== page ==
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DALLAS (KRLD) – Congressman John Ratcliffe (R Heath) says the breakdown of Transportation Security Administration screening a year ago is disturbing.

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The security video, obtained by KRLD News, shows Damarias Cockerham of Garland simply moving security belts and walking through an unused metal detector. His brazen act happened directly behind the backs of nearby Transportation Security Administration screeners. The video, shot from five different cameras, shows Cockerham manage to get on an American Airlines plane without a ticket. Police say Cockerham confronted his former girlfriend for four minutes before he was thrown off the plane. Fourteen minutes pass before police showed up.

“I think it’s troubling when you see someone who can bypass security.” said Ratcliffe, a member of the House Committee on Homeland Security. “It shows there are gaps in securities.”

Cockerham is seen approaching the exit from the secure side of DFW International the afternoon of July 26. Dressed in loose pants and a t-shirt, carrying, what appear to be books. As a security guard looks at his cell phone, Cockerham darts from the exit area to an unused metal detector. The detector is only guarded by the same security belts that are used to channel passengers through security screening. Cockerham moves the belt standard and walks through the detector, blending in with the crowd that was already screened. From that point, Cockerham is not visible to the agent guarding the exit, blocked by a panel.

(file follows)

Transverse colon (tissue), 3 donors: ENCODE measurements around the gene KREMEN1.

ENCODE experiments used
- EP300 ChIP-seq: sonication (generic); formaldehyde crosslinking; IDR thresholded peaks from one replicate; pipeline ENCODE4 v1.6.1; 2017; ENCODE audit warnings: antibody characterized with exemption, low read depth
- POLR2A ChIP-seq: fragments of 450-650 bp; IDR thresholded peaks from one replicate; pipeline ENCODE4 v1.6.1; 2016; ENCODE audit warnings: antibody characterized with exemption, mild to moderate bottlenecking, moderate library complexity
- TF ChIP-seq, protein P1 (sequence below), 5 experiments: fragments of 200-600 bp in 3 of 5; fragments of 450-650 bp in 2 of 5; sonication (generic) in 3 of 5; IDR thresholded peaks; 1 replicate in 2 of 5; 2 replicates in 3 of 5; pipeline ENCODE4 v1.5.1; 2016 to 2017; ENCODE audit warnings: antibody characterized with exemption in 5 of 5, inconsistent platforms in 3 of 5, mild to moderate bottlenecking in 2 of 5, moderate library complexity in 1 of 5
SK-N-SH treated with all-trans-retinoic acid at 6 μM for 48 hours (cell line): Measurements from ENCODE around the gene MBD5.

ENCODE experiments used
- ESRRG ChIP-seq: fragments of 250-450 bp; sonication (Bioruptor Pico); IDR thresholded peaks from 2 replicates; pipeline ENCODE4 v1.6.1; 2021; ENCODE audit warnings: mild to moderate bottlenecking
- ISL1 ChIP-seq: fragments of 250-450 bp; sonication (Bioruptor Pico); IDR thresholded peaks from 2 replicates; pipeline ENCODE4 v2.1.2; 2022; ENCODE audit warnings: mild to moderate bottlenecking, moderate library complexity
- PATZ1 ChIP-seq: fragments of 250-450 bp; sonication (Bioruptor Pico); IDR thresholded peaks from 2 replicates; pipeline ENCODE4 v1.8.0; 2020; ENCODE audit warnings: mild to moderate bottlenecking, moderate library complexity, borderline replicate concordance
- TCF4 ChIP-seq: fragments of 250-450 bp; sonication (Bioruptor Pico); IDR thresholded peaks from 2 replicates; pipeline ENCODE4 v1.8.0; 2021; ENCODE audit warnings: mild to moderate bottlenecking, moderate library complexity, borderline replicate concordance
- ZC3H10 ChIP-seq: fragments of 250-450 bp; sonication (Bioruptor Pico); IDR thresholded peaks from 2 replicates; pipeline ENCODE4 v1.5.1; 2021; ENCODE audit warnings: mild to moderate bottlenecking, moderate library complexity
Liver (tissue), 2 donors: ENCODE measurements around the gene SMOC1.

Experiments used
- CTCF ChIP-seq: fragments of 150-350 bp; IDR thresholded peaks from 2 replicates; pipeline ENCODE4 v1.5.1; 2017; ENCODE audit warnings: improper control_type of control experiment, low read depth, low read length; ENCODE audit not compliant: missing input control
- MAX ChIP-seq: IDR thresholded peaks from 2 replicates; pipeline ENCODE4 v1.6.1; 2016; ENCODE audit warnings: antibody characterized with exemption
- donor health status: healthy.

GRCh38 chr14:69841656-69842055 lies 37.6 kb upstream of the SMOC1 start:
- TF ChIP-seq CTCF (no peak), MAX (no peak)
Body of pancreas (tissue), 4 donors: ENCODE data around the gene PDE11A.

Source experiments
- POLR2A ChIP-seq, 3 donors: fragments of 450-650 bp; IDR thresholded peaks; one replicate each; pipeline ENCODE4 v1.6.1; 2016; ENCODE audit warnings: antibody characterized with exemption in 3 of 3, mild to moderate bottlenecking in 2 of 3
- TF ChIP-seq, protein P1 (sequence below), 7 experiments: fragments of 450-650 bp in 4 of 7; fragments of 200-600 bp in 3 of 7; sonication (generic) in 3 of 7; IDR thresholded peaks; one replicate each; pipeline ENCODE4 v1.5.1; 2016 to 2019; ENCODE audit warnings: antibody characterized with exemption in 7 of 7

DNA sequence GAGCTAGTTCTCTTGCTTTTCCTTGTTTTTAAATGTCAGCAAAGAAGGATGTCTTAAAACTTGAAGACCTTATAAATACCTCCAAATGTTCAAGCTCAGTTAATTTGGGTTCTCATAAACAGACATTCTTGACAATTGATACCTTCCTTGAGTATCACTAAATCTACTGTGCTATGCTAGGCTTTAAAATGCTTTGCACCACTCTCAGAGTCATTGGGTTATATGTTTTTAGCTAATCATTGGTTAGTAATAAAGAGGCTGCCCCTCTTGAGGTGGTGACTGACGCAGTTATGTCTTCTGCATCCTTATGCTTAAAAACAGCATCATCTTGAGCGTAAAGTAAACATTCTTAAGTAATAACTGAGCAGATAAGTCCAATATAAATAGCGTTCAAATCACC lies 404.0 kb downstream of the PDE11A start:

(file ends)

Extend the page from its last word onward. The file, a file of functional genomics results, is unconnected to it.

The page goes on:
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Minutes later, Cockerham is seen entering a jet way, chased by a ticket agent. The agent appears to get on and off the plane twice before escorting Cockerham off the plane and out into another part of the secured area. Almost 14 minutes pass before DFW Airport Police arrive. Appearing agitated, Cockerham tries to brush police away before he is escorted out of the secured area and arrested.

Both Ratcliffe and former Dallas FBI Chief Danny Defenbaugh are deeply troubled by the amount of time that elapsed between Cockerham getting through security and when he is finally arrested. Fourteen minutes go by between the time Cockerham gets around securithy and when he is finally arrested.

The TSA, which has refused to release the video, claiming it is part of an ongoing investigation, declined to answer questions. But in a statement, the agency says “In response to this incident last July, DFW made a number of adjustments to checkpoints, including adding glass panel barriers and enhanced passenger routing gates, which were installed at all checkpoints within a month.”

Cockerham pleaded guilty to a misdemeanor charge in exchange for a 90-day jail term. He was given credit for time served.

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